Dublin-based ultra-low-cost carrier Ryanair is likely now heading towards a six-day strike in Spain after trade unions have requested Ryanair staff to strike on six dates between June 24 to July 2, including June 24-26 and June 30 - July 2. The strike is arising from Spanish trade union concerns about poor working conditions necessitating the need to negotiate a new collective bargaining agreement. With regards to Spanish employees, Ryanair is the only airline left without a collective bargaining agreement that uses language that protects the working conditions of staff, covering things like minimum pay and working hours provisions.
The strike comes at a time when airlines across Europe are struggling to cope with an increase in demand due to COVID-19 staffing shortages and various strikes. This strike is especially troubling because Ryanair's peak demand season is during the summer months. This strike will only affect staffing operations throughout Spain, which, fortunately, is only a minor blip on the radar for Ryanair's network, but many popular summer destinations like Mallorca, Barcelona, and the Canary Islands will likely face canceled flights due to strike-related problems if the strike goes forward.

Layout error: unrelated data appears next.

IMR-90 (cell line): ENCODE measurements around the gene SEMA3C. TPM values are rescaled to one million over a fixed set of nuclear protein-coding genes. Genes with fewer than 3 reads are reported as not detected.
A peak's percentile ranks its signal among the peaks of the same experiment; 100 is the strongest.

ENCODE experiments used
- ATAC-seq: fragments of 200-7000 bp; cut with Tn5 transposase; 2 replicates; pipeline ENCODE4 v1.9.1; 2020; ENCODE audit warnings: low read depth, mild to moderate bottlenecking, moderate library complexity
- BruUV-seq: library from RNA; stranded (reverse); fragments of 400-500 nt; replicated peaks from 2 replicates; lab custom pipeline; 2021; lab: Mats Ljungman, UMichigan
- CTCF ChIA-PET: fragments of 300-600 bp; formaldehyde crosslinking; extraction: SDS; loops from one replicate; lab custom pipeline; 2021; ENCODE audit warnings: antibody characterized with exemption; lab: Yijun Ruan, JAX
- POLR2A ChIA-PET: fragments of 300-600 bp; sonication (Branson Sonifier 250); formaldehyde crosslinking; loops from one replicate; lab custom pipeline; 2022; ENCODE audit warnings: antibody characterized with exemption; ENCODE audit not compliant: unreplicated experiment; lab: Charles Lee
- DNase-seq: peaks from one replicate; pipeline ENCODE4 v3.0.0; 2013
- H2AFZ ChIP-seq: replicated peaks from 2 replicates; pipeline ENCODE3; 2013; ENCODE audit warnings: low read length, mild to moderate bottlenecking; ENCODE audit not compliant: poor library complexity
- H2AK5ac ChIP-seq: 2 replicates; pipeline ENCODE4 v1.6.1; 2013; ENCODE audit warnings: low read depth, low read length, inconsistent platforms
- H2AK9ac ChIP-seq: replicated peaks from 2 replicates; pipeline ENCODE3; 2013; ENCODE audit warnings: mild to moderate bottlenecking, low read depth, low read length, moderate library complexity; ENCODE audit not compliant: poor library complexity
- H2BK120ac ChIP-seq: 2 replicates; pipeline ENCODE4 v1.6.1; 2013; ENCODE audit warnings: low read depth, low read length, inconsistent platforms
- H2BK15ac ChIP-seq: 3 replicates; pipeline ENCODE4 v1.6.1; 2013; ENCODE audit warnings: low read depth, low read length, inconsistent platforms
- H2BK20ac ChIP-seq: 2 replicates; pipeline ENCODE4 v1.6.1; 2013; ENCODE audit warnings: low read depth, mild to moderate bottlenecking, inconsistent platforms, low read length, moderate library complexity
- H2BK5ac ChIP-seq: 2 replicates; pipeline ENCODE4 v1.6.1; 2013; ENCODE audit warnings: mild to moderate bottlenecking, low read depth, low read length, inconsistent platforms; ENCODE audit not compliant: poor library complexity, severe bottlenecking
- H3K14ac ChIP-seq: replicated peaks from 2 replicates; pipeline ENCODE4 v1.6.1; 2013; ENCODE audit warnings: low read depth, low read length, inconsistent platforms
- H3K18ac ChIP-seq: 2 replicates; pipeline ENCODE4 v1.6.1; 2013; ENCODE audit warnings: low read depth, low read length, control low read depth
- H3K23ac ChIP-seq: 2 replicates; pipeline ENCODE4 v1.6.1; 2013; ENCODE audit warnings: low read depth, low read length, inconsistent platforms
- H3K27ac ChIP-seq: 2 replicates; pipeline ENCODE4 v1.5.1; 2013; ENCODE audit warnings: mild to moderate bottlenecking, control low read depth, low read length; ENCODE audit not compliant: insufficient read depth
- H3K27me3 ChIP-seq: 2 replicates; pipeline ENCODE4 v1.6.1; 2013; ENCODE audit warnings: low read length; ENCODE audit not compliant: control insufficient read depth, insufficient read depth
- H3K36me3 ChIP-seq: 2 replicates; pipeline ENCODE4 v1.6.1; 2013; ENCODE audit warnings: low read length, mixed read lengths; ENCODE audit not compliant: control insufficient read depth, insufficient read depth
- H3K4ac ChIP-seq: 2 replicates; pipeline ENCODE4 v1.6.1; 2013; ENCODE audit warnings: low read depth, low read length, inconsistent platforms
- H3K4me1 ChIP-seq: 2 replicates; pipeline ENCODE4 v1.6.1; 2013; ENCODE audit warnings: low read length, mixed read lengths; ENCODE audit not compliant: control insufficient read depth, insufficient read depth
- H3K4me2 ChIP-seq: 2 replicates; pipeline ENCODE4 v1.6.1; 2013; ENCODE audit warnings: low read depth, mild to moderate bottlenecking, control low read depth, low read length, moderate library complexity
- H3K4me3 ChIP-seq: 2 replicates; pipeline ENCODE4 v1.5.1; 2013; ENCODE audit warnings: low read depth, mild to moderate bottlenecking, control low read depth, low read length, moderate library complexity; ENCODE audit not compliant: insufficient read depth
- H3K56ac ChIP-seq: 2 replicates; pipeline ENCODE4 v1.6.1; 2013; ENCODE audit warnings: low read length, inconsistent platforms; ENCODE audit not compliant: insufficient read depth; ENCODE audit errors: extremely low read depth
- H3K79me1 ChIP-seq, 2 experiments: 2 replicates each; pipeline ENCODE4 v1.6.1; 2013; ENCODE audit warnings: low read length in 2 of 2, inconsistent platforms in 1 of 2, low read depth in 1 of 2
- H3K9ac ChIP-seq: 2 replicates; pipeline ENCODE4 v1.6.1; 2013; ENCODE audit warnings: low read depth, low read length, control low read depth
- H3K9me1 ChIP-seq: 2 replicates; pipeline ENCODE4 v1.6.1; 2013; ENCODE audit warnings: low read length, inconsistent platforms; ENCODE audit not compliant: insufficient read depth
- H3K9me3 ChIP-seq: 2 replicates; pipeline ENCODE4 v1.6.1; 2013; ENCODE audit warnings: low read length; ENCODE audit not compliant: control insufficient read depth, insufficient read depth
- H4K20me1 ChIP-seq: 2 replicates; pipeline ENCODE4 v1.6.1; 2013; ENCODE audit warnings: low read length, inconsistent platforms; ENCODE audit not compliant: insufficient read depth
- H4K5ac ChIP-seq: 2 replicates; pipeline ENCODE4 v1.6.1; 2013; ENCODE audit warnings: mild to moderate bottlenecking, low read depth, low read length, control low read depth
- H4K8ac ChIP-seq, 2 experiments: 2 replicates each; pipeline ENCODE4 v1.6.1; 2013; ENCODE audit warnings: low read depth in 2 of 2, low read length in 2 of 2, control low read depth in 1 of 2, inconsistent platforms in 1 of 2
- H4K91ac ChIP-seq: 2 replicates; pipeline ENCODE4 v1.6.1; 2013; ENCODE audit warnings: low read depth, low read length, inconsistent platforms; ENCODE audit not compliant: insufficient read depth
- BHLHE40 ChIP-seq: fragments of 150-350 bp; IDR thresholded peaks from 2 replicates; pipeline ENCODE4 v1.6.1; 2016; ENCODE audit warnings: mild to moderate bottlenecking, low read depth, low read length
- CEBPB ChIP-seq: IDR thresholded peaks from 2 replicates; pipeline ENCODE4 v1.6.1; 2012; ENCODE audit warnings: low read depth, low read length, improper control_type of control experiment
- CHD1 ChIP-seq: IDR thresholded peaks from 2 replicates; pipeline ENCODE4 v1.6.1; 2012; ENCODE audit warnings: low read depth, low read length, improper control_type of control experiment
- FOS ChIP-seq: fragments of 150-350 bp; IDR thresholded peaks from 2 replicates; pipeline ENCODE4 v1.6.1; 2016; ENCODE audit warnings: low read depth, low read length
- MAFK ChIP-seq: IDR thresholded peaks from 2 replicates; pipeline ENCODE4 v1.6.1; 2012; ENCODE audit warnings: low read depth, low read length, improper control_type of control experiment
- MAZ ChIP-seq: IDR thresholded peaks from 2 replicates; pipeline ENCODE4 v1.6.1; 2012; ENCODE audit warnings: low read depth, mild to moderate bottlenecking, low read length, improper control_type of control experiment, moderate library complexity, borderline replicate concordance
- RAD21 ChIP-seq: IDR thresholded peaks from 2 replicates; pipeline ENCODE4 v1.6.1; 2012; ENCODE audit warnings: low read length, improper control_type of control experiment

This Ryanair strike would join a number of others that have occurred or been theorized in recent weeks. Strikes last Thursday grounded many flights to a halt at Paris Charles de Gaulle Airport (CDG), and SAS Scandinavian Airlines is facing threats of an indefinite strike from pilots after failing to negotiate a new agreement with workers. Ryanair has negotiated with Spanish labor organizations including USO (translated as the Workers Trade Union) and the SITCPLA (translated as the Independent Union of Airline Passenger Cabin Crew), but all talks have broken down with blame being placed on both sides.
Ultimately, strikes aren't good for either side as it leads to lost revenue/wages and massive chaos for passengers, and with negotiations being difficult for many European airlines, a chaotic summer for travel is looking more and more likely in Europe.
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